LAKELAND, Fla. -- Michael Fulmer's first pitch in 12 days hit 95 mph on the Joker Marchant Stadium radar gun. His sixth pitch was a nasty 87 mph slider that sent Mets leadoff man Patrick Biondi chasing off the plate for a strikeout. Amed Rosario did the same with Fulmer's
LAKELAND, Fla. -- Michael Fulmer's first pitch in 12 days hit 95 mph on the Joker Marchant Stadium radar gun. His sixth pitch was a nasty 87 mph slider that sent Mets leadoff man Patrick Biondi chasing off the plate for a strikeout. Amed Rosario did the same with Fulmer's next three pitches, all sliders.
Once Michael Conforto, the gifted young outfielder the Tigers almost acquired from the Mets in the offseason, went down swinging at a changeup to end the inning, Fulmer looked like he hadn't missed a turn. His mild ankle injury cost him a start and a chance to pitch in the World Baseball Classic, but it didn't cost him anything from his stuff.
"I'm glad to be back out there," Fulmer said after Sunday's 4-3 Tigers win over the Mets. "It felt like a long 12 days off."
Six of Fulmer's 15 first-inning pitches were swings and misses, all of them sliders or changeups. He didn't keep up that rate, and he seemed to show the impact of the break as he went on, ending at 44 pitches with one out in the third inning and a couple of runs in. Even so, his fastball registered at 94-95 mph against his final batters.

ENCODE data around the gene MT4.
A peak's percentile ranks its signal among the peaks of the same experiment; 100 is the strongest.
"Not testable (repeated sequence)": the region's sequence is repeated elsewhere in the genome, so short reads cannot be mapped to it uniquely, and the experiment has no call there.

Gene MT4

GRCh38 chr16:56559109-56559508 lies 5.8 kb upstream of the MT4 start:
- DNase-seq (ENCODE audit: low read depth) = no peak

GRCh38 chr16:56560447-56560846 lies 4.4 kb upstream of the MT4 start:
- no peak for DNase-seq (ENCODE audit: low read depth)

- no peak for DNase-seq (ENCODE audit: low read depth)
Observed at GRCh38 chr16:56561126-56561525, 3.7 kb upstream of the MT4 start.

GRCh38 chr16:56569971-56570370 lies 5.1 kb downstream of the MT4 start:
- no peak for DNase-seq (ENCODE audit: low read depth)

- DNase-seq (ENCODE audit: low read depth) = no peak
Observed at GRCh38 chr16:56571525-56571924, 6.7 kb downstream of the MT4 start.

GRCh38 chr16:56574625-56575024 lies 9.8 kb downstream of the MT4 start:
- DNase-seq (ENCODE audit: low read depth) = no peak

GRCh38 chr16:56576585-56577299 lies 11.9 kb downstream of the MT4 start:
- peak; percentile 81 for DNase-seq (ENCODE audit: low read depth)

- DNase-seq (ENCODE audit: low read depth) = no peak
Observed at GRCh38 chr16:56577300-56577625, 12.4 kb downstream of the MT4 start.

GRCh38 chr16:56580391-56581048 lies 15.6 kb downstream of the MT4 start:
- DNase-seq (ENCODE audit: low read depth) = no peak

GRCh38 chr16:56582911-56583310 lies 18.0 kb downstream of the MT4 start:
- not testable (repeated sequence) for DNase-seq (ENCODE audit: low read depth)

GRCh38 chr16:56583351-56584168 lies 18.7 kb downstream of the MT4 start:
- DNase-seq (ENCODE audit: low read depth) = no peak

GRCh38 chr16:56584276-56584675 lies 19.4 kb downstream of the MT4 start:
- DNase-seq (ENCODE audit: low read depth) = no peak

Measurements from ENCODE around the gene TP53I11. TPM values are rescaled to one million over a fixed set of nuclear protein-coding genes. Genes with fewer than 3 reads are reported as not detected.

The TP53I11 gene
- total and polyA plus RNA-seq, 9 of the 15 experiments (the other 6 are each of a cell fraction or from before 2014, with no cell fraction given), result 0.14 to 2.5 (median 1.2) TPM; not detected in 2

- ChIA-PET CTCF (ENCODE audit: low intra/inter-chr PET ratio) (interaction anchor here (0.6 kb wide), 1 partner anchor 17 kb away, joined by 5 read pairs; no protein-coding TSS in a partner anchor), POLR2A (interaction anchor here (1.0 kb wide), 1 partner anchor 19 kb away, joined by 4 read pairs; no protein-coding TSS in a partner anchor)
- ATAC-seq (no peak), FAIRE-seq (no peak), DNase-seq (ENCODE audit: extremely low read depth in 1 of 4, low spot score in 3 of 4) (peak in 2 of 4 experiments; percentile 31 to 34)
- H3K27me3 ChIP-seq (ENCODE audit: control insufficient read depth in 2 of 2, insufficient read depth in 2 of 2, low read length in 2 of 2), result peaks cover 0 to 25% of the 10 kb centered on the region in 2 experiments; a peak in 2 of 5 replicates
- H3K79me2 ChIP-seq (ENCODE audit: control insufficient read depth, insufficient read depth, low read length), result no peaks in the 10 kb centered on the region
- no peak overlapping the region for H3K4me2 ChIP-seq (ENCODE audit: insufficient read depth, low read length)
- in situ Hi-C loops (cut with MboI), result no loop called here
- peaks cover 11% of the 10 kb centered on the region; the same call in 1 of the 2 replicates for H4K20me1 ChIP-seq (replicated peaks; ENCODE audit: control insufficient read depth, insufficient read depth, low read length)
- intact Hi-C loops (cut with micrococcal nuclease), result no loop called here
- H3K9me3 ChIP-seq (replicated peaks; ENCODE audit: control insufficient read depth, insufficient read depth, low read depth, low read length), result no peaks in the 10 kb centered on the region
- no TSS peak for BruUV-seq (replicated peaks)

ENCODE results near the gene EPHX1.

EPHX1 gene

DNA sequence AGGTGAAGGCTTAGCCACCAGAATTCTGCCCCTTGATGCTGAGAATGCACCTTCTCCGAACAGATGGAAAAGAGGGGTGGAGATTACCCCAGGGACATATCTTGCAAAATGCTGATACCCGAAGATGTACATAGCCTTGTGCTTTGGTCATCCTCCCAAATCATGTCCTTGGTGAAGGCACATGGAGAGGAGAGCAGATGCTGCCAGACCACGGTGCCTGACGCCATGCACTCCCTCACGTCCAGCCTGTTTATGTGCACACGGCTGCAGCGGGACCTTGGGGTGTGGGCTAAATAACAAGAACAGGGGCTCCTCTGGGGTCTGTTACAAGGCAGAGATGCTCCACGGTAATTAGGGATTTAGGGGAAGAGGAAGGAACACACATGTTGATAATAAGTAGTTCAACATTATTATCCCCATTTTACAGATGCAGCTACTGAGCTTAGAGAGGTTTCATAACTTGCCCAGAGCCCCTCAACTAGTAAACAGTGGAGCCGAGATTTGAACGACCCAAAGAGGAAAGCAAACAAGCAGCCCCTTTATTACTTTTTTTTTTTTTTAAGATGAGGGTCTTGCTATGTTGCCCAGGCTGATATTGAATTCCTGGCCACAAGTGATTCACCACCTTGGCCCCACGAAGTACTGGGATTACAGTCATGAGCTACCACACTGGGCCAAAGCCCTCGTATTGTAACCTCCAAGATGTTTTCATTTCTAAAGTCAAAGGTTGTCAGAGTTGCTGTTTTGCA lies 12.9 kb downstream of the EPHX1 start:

"I thought he threw well," manager Brad Ausmus said. "He just got tired at the end."
Said Fulmer: "I felt good. I don't think it was fatigue setting in, maybe a little bit in the legs, just leaving balls up and getting behind guys. They had a couple hard-hit balls in the third and ultimately scored a couple runs. But overall, I think it's just minor changes, and that's part of Spring Training. I think the more outings I have, the more buildup I get, hopefully they'll be more [like] the first couple innings."
He'll have plenty of opportunity. With the World Baseball Classic now out of consideration -- he had been part of the Designated Pitcher Pool -- Fulmer has just under three weeks of working on turn in the rotation, giving him at least three starts and potentially four.
"I feel good," Fulmer said. "Body's responding well. Arm feels great. All it is, just part of the process to each start, hopefully build another inning each start."
Jason Beck has covered the Tigers for MLB.com since 2002. Read Beck's Blog, follow him on Twitter @beckjason and listen to his podcast.